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Lifestyle & Human Interest

Perfect Storm: Teen Recounts Unbelievable Car Crash as Hurricane Ida Blasted Southeast

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Emily Williams, 16, from Wiggins, Mississippi, is currently recovering from multiple injuries, including a broken leg, a broken wrist and a torn colon — and yet, she is thankful to be alive after a haunting accident that took place last week.

After massive rain resulting from Hurricane Ida hit Lucedale, Mississippi, on Monday, a section of Highway 26 collapsed in the night: The ground simply opened up, eating into both lanes of traffic, on a stretch of rural road that had no lights.

Emily and her mother, Amanda Williams, were the first ones to drive into the sinkhole, but they weren’t the last.

“I saw a big hole, then I blacked out and I woke up and my mom was leaned over towards me,” Emily told WLOX-TV from the hospital. “And she was … she was choking on her blood and she couldn’t breathe or anything.”

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After propping her mother’s head up, Emily realized that this was just the beginning of the horror they were going to face as car after car began to drive blindly into the void — a total of seven cars from both directions plunged into the sinkhole.

“I remember hearing a car coming and then I heard a crash and I heard a engine going from a car because it was on top of us,” she continued. “It didn’t really move us really much, but then I heard screeching of another car’s tires. And it … I heard people screaming and then it crashed.

“All honesty, I was ready to give up. I was like, ‘We’re not going to make it out here. Nobody’s going to find us. Everybody is just going to keep piling in.'”

Eventually, her hope was renewed when she heard her father, who’d arrived on the scene, yelling to them. She said once she knew he was there, she knew they’d be saved.

At around 4:00 a.m., the Mississippi Highway Patrol Troop K posted a heartbreaking update.

“State Troopers along with various other agencies are at the scene of a road collapse in George County, MS on Highway 26 near Crossroads Road,” the post read. “There were two fatalities and ten injuries, three of those injuries are critical.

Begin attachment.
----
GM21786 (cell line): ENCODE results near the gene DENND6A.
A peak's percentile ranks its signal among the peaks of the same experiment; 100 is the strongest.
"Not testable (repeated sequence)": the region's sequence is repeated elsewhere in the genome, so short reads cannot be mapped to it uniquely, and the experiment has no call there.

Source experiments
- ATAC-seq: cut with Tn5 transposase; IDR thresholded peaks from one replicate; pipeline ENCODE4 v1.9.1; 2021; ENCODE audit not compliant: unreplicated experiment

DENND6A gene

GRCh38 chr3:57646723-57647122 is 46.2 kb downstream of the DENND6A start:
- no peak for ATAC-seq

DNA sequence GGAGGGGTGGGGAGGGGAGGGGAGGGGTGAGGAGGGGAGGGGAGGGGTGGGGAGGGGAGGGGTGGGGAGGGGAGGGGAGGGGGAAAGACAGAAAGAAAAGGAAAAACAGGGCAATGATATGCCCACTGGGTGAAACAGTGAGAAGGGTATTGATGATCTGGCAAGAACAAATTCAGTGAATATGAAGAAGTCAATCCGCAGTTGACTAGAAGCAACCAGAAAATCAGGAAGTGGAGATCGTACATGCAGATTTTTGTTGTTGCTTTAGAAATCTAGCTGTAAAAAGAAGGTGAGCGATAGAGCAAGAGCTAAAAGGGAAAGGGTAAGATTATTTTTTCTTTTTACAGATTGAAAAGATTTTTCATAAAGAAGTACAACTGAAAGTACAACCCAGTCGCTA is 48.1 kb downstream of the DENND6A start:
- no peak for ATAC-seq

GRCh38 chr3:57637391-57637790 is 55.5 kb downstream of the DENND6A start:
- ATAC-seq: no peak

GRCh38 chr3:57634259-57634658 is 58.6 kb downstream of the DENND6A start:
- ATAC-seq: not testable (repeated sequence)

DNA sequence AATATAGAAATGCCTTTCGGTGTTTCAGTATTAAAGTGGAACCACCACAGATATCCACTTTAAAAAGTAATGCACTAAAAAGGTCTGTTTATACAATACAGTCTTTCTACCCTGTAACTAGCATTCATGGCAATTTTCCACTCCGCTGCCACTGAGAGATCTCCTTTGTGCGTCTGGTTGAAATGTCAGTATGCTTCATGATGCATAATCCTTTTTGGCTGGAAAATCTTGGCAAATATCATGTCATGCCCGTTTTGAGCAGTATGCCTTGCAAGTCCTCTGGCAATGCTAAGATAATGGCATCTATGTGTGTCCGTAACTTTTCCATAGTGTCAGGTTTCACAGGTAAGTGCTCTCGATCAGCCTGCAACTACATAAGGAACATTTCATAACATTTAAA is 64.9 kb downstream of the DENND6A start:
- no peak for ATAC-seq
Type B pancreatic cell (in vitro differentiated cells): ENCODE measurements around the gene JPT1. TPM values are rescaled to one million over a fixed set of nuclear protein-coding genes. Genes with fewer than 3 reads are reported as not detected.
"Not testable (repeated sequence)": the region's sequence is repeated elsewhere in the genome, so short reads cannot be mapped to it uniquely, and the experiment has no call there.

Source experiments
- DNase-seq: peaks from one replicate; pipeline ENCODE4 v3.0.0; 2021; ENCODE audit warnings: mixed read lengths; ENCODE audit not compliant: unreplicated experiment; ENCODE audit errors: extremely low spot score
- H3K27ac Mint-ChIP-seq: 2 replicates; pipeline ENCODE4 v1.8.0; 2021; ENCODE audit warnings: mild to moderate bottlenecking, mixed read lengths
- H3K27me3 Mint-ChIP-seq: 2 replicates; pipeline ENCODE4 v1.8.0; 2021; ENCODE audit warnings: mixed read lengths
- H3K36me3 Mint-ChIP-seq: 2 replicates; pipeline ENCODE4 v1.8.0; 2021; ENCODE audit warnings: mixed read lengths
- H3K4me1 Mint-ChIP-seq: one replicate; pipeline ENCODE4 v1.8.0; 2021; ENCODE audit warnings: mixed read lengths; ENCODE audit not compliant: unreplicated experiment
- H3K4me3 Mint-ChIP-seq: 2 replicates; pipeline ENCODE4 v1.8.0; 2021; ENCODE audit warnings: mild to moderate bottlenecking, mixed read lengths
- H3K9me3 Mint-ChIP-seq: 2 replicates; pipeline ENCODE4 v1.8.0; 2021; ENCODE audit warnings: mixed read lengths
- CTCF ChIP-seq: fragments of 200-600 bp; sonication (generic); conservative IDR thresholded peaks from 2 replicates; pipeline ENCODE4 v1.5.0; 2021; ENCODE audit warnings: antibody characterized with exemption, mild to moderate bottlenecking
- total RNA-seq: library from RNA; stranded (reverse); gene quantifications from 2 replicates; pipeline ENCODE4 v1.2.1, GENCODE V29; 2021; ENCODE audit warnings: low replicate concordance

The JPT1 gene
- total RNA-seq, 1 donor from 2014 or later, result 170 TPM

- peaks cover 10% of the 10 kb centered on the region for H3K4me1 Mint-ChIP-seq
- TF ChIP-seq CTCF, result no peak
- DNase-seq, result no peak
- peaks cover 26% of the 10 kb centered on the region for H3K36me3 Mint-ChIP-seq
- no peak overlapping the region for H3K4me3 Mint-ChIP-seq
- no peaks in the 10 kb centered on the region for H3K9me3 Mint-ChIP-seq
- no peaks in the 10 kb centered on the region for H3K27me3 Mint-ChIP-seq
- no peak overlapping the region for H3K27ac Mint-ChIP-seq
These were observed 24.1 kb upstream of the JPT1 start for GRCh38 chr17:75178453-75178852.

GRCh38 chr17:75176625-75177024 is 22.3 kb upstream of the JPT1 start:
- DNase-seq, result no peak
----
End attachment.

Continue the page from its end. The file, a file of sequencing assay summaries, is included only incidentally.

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“While we are still in the early stages of this investigation, motorists can expect Highway 26 to be closed at this location until further notice. The Mississippi Department of Transportation will assess the damages and make a determination as to when the roadway will reopen for travel.”

Cranes had to be used to lift the cars up and out of the gaping hole that had suddenly appeared in the middle of the highway. The adjusted final count was two deaths and nine injuries — which is why Emily is glad to be alive.

Amanda, 39, is in the ICU, sedated. But both of their lives could have been snuffed out immediately if the cars after them had landed even a little differently.

Layla Jamison, a George County High senior who is also in the hospital now, landed on the Williams’ truck — but according to her aunt, Shanna Bordelon, she somehow avoided the truck’s cab.

“If you look at the picture of that pile-up, specifically where Emily and Amanda — where their truck landed — something as simple as the speed of the car behind them, or had they not stopped, it — it really could have changed their fate,” Bordelon said.

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Amanda holds an MA in Rhetoric and TESOL from Cal Poly Pomona. After teaching composition and logic for several years, she's strayed into writing full-time and especially enjoys animal-related topics.
As of January 2019, Amanda has written over 1,000 stories for The Western Journal but doesn't really know how. Graduating from California State Polytechnic University with a MA in Rhetoric/Composition and TESOL, she wrote her thesis about metacognitive development and the skill transfer between reading and writing in freshman students.
She has a slew of interests that keep her busy, including trying out new recipes, enjoying nature, discussing ridiculous topics, reading, drawing, people watching, developing curriculum, and writing bios. Sometimes she has red hair, sometimes she has brown hair, sometimes she's had teal hair.
With a book on productive communication strategies in the works, Amanda is also writing and illustrating some children's books with her husband, Edward.
Austin, Texas
Languages Spoken
English und ein bißchen Deutsch
Topics of Expertise
Faith, Animals, Cooking